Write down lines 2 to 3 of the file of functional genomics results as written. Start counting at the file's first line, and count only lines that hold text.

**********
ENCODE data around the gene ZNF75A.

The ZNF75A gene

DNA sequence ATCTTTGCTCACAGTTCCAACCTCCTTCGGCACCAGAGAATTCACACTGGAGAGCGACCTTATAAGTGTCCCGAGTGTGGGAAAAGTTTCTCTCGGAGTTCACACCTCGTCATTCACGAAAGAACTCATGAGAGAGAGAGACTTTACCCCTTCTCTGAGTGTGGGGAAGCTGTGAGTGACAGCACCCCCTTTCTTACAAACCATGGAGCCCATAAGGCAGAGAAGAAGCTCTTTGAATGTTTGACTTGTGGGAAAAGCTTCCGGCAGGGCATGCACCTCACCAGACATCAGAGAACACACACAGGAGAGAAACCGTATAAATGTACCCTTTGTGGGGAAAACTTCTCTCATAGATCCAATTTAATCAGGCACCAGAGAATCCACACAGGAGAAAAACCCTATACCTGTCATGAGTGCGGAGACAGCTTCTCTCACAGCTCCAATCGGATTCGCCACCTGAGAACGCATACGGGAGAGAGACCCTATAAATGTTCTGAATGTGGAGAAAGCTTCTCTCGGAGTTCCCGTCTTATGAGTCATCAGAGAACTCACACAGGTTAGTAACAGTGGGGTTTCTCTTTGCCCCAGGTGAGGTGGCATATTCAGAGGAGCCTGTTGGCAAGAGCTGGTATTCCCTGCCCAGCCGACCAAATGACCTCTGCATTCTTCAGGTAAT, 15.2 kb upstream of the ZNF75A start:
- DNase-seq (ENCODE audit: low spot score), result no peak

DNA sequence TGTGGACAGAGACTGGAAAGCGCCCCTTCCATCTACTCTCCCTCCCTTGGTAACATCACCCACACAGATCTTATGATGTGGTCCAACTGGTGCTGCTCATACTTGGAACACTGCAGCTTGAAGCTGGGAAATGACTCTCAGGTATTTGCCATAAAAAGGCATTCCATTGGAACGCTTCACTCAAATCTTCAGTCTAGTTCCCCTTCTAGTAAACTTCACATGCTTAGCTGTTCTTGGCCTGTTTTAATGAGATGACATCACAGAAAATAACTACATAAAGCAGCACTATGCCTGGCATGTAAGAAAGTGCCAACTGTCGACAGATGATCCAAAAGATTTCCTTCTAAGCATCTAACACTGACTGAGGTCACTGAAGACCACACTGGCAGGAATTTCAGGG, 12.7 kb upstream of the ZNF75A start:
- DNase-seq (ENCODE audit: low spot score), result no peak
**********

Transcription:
The ZNF75A gene

DNA sequence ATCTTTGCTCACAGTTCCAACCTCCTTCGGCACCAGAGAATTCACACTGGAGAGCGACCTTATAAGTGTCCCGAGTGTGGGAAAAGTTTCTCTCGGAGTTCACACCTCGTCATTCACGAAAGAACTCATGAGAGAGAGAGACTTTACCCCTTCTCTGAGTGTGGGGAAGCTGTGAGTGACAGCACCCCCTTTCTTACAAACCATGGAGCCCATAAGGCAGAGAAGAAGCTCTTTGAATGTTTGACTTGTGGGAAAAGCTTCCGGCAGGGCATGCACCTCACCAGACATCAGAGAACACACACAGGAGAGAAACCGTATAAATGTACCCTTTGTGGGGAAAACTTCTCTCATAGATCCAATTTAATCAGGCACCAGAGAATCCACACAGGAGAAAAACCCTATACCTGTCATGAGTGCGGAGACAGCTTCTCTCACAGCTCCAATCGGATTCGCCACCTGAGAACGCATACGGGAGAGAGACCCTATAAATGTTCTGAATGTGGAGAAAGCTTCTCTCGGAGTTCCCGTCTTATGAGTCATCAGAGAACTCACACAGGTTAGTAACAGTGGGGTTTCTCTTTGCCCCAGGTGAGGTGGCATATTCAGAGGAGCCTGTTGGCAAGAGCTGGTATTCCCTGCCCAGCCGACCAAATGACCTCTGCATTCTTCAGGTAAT, 15.2 kb upstream of the ZNF75A start: